It can reasonably be said that the overwhelming majority of liberals, progressives, social democrats, and Marxists would affirm all or most of the following presumptions:
-The state is an expression of popular democracy (see Jean Jacques Rousseau)
-The ever increasing centralization of institutions is conducive to economic and technological progress
-Ever larger states with an ever greater number of functions are necessary to modern society
-The state is a means of advancing the disadvantaged and imposing progressive values on benighted or reactionary local communities and regions
-The legitimacy of an eventual world federal government, and the principles of collective security, liberal internationalism, human rights internationalism, or what Noam Chomsky critically calls “military humanism”
-The desirability of forging a national and international consensus around “progressive” values with these to be imposed by national governments and international institutions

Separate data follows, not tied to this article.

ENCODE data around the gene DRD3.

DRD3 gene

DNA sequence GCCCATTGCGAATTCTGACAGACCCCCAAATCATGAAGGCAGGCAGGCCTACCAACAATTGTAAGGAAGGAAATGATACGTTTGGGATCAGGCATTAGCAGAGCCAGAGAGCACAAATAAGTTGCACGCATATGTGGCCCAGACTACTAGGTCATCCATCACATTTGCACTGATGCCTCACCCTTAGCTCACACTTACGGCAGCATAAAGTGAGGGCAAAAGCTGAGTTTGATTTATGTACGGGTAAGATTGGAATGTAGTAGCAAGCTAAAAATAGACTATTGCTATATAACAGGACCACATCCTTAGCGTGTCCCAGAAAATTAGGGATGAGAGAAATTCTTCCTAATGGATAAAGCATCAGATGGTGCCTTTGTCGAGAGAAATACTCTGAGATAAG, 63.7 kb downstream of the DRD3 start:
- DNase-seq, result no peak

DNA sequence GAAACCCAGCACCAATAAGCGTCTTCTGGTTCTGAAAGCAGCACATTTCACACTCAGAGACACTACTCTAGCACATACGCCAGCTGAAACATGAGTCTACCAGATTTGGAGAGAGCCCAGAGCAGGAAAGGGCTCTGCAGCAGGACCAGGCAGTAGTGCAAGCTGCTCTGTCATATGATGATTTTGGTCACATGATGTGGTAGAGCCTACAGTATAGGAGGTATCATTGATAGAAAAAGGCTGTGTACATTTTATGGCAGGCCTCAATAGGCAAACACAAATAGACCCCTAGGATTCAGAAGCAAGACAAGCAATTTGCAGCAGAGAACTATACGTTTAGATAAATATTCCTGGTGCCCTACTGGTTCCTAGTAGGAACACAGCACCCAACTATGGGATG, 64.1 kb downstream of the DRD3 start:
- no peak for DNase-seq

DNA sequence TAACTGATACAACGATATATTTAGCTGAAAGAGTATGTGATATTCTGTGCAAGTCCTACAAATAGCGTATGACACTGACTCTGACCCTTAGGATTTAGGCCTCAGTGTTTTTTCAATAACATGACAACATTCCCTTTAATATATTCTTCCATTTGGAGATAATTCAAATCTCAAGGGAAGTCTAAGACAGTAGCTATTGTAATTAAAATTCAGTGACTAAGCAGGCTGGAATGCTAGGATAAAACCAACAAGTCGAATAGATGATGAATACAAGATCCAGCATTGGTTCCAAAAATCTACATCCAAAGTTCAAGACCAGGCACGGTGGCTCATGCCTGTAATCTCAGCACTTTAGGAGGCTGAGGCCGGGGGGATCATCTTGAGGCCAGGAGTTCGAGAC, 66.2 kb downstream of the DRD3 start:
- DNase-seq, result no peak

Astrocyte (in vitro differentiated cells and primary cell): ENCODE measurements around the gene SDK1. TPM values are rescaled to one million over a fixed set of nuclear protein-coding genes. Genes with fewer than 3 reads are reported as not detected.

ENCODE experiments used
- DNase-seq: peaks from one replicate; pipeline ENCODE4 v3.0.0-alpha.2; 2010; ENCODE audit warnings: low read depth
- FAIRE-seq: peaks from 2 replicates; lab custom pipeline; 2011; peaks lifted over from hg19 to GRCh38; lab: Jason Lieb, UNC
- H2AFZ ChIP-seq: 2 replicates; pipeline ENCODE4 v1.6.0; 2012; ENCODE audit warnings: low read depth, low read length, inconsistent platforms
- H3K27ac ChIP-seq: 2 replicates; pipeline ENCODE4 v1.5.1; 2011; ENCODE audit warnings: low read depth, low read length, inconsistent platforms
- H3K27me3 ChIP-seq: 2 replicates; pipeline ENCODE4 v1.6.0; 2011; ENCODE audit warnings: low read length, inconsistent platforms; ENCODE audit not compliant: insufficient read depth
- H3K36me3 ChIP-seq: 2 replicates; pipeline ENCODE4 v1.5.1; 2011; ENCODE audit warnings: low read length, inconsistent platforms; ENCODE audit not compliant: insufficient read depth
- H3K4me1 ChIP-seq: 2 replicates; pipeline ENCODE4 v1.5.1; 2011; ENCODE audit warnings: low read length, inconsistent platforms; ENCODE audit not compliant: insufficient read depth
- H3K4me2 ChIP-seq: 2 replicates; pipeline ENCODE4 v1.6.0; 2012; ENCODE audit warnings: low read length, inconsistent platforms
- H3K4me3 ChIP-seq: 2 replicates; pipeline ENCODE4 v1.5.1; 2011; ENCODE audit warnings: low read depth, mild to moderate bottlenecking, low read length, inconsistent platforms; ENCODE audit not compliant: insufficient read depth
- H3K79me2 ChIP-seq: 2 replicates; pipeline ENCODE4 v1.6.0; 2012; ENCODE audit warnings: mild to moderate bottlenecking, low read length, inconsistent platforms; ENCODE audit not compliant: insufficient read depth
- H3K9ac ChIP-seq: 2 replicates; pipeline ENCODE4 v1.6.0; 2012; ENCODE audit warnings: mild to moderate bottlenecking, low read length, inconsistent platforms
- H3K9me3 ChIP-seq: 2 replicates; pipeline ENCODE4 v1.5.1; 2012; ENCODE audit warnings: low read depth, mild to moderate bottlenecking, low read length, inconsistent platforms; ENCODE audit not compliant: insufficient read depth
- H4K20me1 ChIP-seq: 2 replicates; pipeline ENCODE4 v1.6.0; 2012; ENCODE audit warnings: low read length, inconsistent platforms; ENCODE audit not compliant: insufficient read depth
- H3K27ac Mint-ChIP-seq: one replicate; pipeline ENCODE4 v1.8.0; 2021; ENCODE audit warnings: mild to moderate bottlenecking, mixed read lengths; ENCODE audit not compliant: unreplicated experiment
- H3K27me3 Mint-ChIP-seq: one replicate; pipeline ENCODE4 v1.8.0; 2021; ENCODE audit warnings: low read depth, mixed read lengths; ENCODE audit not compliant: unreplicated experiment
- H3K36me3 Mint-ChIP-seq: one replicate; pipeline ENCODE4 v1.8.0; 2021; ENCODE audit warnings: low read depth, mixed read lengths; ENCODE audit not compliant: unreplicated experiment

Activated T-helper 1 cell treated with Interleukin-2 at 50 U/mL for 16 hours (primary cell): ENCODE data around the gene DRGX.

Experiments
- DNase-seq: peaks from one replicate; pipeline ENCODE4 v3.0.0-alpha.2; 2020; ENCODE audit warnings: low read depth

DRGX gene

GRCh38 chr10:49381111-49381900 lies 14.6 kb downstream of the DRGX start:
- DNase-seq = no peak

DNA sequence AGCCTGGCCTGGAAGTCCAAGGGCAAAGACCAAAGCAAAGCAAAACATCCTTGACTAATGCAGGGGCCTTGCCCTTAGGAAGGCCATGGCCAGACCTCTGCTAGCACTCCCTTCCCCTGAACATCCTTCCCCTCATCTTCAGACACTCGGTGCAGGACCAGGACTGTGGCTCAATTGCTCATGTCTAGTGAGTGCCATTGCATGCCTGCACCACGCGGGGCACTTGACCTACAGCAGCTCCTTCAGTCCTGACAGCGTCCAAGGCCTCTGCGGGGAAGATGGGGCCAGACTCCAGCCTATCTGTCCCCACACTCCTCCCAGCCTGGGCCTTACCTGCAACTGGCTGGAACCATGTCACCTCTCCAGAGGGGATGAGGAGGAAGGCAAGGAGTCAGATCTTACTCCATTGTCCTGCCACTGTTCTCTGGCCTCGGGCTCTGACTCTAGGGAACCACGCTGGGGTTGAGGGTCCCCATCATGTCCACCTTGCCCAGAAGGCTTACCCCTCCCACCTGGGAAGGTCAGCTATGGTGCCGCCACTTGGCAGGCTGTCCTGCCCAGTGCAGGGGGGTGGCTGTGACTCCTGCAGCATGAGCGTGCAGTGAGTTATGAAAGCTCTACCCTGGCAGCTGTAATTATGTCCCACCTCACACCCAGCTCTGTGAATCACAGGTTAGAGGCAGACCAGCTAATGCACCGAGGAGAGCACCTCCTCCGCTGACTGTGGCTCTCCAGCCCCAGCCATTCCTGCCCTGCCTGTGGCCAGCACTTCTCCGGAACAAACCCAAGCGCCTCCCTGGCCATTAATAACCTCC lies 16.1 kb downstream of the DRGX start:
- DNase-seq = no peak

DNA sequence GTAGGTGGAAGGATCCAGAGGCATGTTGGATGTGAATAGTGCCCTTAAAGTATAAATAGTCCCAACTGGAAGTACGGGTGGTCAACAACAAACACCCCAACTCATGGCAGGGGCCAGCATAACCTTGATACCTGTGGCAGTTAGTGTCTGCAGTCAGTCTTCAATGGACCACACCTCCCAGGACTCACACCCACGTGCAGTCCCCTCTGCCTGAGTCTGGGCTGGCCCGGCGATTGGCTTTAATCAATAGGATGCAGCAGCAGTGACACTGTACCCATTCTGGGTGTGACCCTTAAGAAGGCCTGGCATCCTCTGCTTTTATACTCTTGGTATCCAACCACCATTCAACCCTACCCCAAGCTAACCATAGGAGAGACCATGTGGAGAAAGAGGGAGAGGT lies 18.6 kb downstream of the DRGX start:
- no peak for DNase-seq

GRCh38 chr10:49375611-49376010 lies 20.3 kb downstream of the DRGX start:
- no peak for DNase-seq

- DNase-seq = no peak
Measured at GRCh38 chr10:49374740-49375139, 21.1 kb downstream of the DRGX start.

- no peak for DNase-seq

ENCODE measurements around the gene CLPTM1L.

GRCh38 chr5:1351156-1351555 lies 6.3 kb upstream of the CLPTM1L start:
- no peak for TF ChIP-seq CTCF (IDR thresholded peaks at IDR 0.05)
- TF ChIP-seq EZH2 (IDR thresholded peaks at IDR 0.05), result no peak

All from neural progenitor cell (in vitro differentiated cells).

-The desirability of the welfare state, the managerial state, and managed economy
-The core principles of the Enlightenment religion of reason, progress, and scientism
-The legitimacy and necessity of the public administration state
-The desirability of the nanny state and its involvement in such issues as the compulsory use of seat belts, smoking bans, diet regulation, firearms prohibition, compulsory education, far reaching measures aimed at “child protection,” etc.
It goes without saying that the overwhelming majority of these precepts, perhaps all of them, cannot be reconciled with libertarian, anarchist, anti-statist, decentralist, or anti-authoritarian values of ANY kind. It also goes without saying that since the days of the rivalries between Marx and Engels, and Proudhon, Stirner, and Bakunin, authoritarian leftists, statist socialists, and centralizing progressives have been our enemy. Period. It is time for anarchists to carve out an entirely new paradigm for themselves that defines the political spectrum not in terms of left and right or reactionary and progressive, but in terms of anti-authoritarian vs authoritarian, anti-statist vs statist, and decentralist vs centralist. This will be among the primary dividing lines of the future.